Palforzia is an oral form of immunotherapy and aims to reduce allergic reactions – including anaphylaxis – if a person experiences accidental exposure to peanuts. The drug is a powder made from peanuts. A person empties the powder into a semi-solid food they can eat, such as applesauce.
A person taking this medication should continue to avoid peanuts in their diet. If a person is considering this drug, they should consult an allergist.
Treat a reaction
If someone is having a severe reaction like anaphylaxis, epinephrine is the first line treatment. Therefore, a person with a peanut allergy should always carry an injectable dose with them.
Learn more about epinephrine injections.
In the case of anaphylaxis, doctors may also use intravenous fluids and require a person to stay overnight in the hospital until they are stable.
A healthcare professional may also use antihistamines, corticosteroids, and bronchodilators to manage allergic reactions to peanuts. However, these drugs do not treat anaphylaxis.
The goal is to prevent a reaction if someone accidentally eats peanuts or to induce a tolerance to peanuts so that someone can eat them safely. However, people with peanut allergies should avoid trying it themselves.
Peanuts elicit IgE (antibody) mediated responses in some people, leading to an inflammatory cascade and allergic reactions.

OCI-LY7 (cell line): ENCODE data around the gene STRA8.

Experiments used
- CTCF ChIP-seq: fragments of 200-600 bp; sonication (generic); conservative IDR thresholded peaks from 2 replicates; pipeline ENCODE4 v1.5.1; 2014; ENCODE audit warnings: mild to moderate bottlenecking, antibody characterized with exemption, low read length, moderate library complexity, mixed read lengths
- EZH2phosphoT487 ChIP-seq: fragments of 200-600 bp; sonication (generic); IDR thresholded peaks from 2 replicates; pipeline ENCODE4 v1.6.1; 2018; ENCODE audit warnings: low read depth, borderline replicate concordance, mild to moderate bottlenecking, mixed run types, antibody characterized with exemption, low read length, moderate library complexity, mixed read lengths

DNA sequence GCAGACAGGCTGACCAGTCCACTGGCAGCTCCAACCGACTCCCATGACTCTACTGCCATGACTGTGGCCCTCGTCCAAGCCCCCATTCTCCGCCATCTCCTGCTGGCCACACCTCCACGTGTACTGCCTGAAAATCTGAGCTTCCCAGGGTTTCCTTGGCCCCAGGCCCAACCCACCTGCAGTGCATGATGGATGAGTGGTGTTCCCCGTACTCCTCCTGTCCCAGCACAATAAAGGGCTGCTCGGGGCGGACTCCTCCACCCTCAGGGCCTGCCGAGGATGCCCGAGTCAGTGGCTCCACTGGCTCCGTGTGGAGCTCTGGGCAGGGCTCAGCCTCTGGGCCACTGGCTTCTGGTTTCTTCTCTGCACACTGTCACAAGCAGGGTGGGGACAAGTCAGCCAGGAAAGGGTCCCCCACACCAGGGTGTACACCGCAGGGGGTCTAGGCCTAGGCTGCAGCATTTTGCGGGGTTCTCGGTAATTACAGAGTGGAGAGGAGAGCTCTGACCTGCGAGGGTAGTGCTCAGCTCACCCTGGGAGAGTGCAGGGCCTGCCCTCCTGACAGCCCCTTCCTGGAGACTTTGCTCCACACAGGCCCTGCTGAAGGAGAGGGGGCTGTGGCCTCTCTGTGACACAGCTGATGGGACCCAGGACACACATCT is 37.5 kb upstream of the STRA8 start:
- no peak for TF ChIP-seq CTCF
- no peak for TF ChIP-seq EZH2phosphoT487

Infants with severe eczema or an egg allergy are at a higher risk to develop a peanut allergy.
Additionally, Food Allergy Research and Education suggest that younger siblings of peanut-allergic children may themselves be at greater risk.
A doctor or allergy specialist can perform a skin test. To do this, a doctor will apply a drop of peanut extract and prick the skin, usually on the arm or back.
They can also measure peanut-specific IgE antibodies in blood serum. Additionally, for someone with a less clear history of peanut allergy, a doctor may perform an oral food challenge test. They can ask a person to eat peanut protein and observe it carefully.
Learn more about how professionals diagnose allergies.
If someone goes into anaphylactic shock, it can affect their central nervous system, causing fainting or cardiac arrest.
If anyone suspects a peanut allergy, they should contact their doctor, who can perform tests.
If a person has symptoms of anaphylaxis or a severe allergic reaction to peanuts, they should seek emergency medical attention immediately, as failure to do so could be life threatening.
A peanut allergy can be fatal if a person ingests peanuts. Therefore, people should be careful to avoid peanuts and make sure they carry an epinephrine auto-injector.
A peanut allergy is a life-threatening allergic reaction that results in a range of symptoms from hives to breathing difficulties.
Someone suffering from anaphylaxis due to eating peanuts needs urgent medical attention and an injection of epinephrine as the first line of treatment.
To manage a peanut allergy, individuals should avoid eating foods containing peanuts or inhaling peanut particles. A doctor may advise them to wear an injectable epinephrine device.
Children with other allergies are at higher risk for peanut allergy, and experts suggest that introducing peanuts at an early age can prevent it from developing.